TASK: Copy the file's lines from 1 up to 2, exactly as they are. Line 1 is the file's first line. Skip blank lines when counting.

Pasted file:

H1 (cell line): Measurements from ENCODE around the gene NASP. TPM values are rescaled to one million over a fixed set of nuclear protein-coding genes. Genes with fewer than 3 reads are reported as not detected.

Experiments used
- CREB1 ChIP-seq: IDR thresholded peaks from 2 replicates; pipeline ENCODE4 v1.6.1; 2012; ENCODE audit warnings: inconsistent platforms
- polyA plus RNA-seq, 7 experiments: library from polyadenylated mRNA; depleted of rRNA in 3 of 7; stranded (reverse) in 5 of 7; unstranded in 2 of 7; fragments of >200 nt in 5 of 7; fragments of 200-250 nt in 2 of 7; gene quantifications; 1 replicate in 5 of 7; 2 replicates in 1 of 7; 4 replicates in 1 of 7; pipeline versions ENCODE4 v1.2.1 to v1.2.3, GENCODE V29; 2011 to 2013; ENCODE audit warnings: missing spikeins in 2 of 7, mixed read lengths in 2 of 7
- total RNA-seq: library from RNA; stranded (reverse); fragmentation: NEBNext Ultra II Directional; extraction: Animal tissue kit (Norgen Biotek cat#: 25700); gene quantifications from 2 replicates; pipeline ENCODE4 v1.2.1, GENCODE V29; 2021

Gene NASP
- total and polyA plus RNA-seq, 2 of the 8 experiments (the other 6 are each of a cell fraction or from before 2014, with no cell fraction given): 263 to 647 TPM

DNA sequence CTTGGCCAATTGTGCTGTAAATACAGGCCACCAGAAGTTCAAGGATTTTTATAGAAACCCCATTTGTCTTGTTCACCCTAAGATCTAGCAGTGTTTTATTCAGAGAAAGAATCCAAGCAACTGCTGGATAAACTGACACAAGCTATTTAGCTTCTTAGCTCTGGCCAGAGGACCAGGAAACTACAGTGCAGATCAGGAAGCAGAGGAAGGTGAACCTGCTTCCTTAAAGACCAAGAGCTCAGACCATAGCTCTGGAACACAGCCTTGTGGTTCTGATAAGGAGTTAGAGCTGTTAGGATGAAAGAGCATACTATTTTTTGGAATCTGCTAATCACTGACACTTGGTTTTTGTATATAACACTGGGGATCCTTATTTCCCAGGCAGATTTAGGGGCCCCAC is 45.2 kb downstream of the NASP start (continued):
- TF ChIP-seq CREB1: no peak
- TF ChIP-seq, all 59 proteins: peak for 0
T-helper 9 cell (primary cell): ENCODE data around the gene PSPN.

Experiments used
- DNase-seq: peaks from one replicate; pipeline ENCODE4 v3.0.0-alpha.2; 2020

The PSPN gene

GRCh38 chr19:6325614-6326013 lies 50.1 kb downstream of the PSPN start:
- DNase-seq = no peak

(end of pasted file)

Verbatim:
H1 (cell line): Measurements from ENCODE around the gene NASP. TPM values are rescaled to one million over a fixed set of nuclear protein-coding genes. Genes with fewer than 3 reads are reported as not detected.

Experiments used